Is Your Electronic Data Safe from the View of the Government’s Eyes?
In this evolving digital age, vast amounts of personal data are available at your fingertips. This data ranges from text messages, voicemails, photographs, videos, and notes saved on your personal device to emails and posts to social media. Importantly, just because it is “deleted” does not mean that it is permanently erased. Law enforcement has the capability to recover this information. Citizens can expect that every text message, social media post, and search of the internet can be recovered and used against you.
Just because this information is out there does not mean the government can get it.
The Fourth Amendment protects us from unreasonable searches and seizures. In 2014, the United States Supreme Court ruled that law enforcement need warrants to search the cellphones of the people they arrest. This law seemingly applies to tablets, laptops and the like. Chief Justice Roberts recognized the importance of these devices in our daily lives stating “such a pervasive and insistent part of daily life that the proverbial visitor from Mars might conclude they were an important feature of human anatomy,” and “The fact that technology now allows an individual to carry such information in his hand, does not make the information any less worthy of the protection for which the founders fought.”
Minnesota specifically is moving in the direction of providing even further protection in the form of a Constitutional amendment ensuring that, “people are secure in their electronic communications and data from unreasonable searches and seizures as they are now likewise secure in their persons, homes, papers and effects.” This is in preliminary discussions and the most recent bill introduced to MN Legislature, to put this question to its citizens, was not approved during the latest session.
As the law currently stands, law enforcement must get a warrant before they can search into your cellphone or other electronic device. It is important to understand that it is their burden to justify their access. The only way for them to access this information without a warrant would be to see justification due to an emergency, or your consent to search. Do not incriminate yourself by giving them consent.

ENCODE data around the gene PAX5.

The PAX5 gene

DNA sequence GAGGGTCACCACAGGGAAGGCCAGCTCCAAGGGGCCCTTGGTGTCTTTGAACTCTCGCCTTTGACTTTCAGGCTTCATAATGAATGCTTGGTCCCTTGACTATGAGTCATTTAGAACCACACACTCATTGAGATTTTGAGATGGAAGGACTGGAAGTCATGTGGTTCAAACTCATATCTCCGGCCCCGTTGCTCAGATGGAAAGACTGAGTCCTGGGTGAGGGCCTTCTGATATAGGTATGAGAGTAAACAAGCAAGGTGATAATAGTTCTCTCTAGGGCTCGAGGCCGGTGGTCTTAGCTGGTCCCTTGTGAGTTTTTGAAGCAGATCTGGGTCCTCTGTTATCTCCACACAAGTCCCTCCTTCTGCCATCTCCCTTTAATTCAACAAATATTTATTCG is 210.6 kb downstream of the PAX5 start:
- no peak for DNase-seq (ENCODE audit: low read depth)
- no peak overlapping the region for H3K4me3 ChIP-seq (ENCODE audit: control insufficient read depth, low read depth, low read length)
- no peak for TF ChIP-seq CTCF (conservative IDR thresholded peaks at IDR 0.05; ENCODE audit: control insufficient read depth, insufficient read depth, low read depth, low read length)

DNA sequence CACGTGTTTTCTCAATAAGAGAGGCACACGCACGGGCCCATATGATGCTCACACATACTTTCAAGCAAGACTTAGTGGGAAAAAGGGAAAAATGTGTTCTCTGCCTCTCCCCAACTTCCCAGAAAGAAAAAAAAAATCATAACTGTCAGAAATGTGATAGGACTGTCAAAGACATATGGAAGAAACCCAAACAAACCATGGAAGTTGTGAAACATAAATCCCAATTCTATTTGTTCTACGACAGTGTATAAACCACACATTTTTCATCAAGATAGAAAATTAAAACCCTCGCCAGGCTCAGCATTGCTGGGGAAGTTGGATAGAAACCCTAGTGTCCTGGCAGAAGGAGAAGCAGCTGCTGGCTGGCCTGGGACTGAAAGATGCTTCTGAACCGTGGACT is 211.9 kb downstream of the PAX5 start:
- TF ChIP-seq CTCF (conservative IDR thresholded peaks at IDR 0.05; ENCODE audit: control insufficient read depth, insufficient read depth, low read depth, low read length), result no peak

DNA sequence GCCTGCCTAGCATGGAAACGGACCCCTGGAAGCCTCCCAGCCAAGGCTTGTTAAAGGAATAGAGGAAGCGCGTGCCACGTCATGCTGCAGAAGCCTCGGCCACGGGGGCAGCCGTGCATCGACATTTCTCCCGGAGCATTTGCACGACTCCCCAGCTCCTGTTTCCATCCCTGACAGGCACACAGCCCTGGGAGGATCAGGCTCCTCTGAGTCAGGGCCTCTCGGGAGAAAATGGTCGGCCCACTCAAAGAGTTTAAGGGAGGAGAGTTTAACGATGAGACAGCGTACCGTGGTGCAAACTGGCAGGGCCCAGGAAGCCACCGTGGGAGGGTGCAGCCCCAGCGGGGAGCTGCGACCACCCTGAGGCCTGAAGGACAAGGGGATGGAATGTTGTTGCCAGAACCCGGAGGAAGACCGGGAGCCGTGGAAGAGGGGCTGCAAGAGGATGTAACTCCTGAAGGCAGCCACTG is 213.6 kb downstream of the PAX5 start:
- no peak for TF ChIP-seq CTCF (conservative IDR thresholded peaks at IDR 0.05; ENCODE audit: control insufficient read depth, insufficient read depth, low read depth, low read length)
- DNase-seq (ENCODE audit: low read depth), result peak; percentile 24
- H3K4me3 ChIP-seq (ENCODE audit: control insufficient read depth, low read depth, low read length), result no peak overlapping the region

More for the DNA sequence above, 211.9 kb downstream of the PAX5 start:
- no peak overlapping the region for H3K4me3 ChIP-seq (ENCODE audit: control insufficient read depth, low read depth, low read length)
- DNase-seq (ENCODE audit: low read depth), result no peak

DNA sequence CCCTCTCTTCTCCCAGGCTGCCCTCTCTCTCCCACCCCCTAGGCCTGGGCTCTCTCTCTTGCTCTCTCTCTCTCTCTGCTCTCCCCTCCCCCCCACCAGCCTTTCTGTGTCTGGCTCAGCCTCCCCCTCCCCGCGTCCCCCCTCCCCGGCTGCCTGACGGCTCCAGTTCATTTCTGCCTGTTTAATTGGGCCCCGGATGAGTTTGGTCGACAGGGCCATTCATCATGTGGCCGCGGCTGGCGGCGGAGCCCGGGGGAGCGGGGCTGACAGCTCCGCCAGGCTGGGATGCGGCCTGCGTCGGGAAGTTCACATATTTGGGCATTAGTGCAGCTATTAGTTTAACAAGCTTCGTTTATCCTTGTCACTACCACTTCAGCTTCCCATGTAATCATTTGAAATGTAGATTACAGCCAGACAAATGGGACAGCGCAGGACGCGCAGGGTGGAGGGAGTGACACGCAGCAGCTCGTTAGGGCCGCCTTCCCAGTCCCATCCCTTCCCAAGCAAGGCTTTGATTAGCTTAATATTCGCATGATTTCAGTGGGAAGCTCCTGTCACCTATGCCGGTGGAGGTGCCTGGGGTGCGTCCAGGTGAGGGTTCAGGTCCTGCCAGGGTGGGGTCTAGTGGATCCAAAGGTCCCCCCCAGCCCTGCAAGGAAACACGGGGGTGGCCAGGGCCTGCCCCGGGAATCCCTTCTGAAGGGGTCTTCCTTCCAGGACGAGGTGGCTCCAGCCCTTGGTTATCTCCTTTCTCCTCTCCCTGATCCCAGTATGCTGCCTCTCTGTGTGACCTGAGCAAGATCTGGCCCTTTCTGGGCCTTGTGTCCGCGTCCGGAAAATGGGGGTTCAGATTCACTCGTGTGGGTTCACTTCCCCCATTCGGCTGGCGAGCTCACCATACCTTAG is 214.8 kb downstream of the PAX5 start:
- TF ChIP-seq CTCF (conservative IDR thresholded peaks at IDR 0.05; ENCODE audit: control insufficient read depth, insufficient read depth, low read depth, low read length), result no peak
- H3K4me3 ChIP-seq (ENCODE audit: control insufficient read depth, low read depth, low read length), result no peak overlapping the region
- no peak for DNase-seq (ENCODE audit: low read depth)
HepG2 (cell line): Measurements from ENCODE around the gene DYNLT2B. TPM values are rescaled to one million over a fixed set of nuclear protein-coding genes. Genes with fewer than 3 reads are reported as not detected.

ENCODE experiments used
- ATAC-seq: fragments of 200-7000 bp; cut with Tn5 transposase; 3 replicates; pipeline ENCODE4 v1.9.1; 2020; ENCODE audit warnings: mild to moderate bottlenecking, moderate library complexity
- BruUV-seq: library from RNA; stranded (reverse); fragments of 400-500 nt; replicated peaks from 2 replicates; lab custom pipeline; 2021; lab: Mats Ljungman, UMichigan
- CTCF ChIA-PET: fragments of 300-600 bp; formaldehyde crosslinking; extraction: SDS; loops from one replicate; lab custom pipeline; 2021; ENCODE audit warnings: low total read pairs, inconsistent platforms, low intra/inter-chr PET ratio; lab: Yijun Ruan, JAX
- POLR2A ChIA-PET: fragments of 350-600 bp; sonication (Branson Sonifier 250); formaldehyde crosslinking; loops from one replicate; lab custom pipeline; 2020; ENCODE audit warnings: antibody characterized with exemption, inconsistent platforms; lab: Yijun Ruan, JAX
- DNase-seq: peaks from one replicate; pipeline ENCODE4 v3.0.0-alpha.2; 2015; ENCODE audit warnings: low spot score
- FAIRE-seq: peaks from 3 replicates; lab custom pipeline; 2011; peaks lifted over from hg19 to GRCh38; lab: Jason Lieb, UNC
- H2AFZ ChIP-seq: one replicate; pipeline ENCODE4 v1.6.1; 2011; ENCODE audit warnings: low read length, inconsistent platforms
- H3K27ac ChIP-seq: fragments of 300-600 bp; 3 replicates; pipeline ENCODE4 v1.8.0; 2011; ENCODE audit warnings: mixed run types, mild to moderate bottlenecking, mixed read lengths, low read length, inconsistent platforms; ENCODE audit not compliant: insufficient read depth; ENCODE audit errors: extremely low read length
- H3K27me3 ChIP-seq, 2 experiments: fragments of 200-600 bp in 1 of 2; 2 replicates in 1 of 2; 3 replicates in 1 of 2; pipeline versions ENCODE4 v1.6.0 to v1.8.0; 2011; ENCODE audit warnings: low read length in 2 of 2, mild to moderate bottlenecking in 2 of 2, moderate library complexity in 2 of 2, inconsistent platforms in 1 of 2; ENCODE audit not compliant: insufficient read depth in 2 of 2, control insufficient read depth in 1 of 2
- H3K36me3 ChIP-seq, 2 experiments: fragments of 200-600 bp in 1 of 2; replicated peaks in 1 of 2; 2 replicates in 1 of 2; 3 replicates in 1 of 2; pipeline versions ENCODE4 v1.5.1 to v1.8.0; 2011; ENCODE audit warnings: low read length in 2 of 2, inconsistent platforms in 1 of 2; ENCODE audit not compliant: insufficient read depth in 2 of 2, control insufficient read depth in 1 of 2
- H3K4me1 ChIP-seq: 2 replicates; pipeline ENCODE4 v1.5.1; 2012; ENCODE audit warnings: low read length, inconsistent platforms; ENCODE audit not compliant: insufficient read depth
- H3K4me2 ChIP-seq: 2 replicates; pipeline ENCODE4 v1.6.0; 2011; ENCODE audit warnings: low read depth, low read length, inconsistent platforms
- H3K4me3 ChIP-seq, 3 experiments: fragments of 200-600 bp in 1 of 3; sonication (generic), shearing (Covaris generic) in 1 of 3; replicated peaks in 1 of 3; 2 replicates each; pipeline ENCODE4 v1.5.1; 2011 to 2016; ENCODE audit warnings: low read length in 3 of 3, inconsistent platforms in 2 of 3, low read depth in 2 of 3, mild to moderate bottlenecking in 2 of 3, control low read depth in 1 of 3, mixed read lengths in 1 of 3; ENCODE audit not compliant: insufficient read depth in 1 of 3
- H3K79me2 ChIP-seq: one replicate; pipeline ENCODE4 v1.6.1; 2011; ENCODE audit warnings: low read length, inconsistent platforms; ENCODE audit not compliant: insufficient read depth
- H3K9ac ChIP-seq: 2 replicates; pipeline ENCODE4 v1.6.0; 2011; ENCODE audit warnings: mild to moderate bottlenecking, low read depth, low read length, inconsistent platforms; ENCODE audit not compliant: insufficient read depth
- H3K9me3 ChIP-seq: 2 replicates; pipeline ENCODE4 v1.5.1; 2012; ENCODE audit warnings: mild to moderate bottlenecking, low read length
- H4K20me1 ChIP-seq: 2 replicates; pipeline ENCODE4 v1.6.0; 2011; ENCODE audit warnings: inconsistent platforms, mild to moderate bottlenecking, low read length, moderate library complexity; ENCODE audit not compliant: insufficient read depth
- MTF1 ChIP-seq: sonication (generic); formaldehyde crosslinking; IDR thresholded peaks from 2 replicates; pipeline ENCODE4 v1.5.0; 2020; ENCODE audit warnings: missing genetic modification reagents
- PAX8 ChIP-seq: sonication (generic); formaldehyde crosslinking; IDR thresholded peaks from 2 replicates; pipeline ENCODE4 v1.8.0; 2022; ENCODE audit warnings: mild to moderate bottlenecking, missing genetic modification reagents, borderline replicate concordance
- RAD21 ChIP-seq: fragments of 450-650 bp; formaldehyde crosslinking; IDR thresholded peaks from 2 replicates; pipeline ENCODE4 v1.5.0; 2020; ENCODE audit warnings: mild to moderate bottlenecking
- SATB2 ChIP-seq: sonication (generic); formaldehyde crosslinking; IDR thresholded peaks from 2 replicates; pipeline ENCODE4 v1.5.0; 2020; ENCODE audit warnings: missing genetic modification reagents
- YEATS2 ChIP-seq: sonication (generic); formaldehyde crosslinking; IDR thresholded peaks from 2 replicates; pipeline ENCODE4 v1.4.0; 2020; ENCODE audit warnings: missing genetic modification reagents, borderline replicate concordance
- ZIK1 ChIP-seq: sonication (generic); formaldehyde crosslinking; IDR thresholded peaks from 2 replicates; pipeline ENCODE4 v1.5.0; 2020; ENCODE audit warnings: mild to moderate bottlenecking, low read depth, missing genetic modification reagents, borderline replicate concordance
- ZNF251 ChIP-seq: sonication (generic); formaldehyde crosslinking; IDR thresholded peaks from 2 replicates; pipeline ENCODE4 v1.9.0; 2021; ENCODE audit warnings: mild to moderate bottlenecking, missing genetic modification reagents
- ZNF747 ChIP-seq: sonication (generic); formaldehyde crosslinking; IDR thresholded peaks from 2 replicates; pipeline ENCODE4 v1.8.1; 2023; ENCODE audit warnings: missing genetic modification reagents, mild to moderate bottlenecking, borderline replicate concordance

Of course, your electronic privacy becomes even more urgent when you are facing a criminal investigation or charges. Maybe you are being investigated for drug charges and prosecutors are trying to use evidence from your cellphone providers to track your location. They may also try searching through contacts, text messages, facebook posts, or notes to establish an intent to distribute or sell. Federal law enforcement will use your online communications to attempt to tie you into a conspiracy investigation. Perhaps you are facing charges for criminal sexual conduct. In these instances, law enforcement routinely search cell phones and tablets for photographs, videos, emails, and text messages in order to gather evidence. All too often short communications via a deleted text message are recovered and taken out of context to support a broader narrative that a prosecutor is trying to prove.
Just because your information is digital does not mean that the government can trample your Fourth Amendment rights. Protect yourself. Experienced criminal defense attorneys will help you assert your rights.
Sieben & Cotter, PLLC has the experience and resources to provide you with the professional legal representation that you need in order to protect your electronic data. Schedule a comprehensive evaluation of your case at no charge. Call Sieben & Cotter at 651-455-1555 to arrange your free and comprehensive consultation, or send a request for more information.